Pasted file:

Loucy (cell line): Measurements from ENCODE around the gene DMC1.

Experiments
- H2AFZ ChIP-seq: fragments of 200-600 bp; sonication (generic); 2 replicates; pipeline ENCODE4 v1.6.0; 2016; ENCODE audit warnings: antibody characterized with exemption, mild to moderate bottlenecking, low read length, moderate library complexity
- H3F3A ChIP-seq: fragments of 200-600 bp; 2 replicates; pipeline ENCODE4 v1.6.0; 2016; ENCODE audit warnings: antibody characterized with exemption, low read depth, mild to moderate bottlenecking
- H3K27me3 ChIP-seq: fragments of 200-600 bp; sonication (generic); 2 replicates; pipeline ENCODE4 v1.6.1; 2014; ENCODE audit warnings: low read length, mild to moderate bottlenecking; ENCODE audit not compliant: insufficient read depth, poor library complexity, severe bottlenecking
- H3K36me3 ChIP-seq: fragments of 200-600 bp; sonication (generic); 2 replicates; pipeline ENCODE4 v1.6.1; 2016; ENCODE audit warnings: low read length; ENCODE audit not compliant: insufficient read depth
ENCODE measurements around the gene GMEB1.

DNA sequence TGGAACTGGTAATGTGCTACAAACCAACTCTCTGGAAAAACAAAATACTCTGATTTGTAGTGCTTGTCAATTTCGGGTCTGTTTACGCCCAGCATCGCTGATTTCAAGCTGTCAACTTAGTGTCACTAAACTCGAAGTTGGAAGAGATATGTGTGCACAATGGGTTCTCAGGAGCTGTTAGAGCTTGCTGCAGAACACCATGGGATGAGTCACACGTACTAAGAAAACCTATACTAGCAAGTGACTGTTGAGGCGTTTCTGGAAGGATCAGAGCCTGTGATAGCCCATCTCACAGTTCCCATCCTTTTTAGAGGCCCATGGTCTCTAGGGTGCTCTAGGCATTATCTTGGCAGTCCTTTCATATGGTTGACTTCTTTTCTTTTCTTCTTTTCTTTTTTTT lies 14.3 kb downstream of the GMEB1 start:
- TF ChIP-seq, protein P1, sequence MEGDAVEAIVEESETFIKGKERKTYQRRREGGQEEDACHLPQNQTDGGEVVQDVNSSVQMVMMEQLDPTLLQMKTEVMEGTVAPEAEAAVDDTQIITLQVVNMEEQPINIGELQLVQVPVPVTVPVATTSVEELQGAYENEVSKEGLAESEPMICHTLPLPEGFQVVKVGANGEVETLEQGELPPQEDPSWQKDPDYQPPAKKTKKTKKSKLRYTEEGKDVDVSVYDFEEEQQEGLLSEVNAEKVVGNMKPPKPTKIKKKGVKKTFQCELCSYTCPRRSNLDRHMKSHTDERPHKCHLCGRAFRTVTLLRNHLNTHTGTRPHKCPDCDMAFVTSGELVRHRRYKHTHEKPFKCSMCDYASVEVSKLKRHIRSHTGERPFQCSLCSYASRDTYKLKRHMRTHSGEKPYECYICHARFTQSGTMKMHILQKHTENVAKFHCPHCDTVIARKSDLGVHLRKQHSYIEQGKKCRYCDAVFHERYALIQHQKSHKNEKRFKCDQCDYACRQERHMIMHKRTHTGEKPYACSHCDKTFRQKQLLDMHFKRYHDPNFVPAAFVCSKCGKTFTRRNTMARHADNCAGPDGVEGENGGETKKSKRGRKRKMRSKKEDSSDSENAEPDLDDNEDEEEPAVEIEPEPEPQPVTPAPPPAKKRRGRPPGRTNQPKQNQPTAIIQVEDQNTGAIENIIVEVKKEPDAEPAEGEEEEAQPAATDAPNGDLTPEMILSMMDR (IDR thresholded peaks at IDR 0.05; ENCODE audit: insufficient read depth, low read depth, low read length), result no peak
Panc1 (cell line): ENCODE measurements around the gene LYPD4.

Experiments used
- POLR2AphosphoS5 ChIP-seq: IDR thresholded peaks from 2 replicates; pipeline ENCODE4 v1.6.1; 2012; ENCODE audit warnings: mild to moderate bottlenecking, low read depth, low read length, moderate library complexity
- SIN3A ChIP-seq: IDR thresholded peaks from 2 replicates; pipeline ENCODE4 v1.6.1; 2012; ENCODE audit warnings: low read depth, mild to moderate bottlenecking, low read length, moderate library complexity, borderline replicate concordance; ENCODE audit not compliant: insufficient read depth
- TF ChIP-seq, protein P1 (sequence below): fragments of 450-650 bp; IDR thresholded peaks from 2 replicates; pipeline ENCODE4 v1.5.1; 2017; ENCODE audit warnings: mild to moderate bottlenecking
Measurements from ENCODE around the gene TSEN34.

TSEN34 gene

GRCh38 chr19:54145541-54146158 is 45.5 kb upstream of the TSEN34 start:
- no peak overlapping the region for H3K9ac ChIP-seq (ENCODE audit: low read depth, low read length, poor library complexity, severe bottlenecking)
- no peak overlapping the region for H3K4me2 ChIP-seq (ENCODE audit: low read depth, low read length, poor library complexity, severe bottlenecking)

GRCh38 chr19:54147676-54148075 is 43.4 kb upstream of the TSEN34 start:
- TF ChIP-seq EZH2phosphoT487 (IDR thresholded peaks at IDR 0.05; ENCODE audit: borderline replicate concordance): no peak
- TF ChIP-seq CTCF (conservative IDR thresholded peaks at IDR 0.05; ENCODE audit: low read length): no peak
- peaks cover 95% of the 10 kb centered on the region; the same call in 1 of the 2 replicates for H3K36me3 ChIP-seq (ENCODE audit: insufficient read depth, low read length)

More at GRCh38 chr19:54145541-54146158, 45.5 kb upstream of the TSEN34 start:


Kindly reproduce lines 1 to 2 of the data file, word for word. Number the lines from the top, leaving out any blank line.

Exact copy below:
Loucy (cell line): Measurements from ENCODE around the gene DMC1.

Experiments